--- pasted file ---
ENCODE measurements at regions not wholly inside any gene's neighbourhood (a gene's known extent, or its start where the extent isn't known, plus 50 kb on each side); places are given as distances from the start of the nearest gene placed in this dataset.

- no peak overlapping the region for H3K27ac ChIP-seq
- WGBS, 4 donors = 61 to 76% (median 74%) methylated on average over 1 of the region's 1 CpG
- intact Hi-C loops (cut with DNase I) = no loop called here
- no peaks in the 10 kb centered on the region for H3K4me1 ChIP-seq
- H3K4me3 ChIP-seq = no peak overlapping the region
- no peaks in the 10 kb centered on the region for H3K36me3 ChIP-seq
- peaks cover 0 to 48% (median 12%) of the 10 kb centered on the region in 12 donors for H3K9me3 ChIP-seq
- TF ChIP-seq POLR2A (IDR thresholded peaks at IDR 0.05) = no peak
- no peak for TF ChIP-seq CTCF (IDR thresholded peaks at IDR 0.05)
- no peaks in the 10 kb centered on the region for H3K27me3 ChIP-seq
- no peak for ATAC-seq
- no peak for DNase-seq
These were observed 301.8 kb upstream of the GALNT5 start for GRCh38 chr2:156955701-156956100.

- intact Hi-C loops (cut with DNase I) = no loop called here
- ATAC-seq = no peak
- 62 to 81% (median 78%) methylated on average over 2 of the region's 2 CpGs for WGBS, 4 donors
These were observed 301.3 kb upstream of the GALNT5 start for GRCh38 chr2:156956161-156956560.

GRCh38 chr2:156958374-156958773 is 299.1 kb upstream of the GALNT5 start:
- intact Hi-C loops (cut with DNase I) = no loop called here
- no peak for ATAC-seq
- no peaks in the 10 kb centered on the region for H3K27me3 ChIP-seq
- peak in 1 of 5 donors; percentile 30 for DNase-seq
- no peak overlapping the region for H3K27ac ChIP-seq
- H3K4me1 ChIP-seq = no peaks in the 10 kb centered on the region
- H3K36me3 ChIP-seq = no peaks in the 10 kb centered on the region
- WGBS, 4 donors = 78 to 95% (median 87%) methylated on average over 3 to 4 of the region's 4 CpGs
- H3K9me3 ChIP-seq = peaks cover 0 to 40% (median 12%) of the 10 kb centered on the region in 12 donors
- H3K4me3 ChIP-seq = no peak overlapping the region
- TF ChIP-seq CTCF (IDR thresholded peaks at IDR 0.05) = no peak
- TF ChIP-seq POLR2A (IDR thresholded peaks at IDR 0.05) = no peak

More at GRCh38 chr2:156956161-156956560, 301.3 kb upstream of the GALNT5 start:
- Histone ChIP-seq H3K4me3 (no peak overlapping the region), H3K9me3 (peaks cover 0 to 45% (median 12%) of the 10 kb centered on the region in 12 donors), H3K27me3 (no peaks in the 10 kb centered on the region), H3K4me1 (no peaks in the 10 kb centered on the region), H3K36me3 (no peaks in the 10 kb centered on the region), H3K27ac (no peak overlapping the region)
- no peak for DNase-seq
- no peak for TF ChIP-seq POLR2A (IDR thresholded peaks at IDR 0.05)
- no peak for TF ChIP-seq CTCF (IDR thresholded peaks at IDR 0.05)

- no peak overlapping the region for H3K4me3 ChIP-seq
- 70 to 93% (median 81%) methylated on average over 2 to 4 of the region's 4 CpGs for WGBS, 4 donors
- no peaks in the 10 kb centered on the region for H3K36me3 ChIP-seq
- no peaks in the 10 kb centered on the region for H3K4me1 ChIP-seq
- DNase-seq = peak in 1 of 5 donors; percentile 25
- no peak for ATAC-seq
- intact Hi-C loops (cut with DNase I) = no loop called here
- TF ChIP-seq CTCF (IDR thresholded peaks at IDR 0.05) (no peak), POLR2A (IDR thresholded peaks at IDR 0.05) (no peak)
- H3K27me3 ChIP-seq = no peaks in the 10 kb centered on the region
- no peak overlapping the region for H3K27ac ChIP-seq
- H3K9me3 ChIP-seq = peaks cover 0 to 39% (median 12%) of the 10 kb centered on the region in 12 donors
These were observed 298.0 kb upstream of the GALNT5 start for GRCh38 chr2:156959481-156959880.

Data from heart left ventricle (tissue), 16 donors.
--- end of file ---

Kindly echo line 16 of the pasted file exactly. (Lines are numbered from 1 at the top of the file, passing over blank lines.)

- ATAC-seq = no peak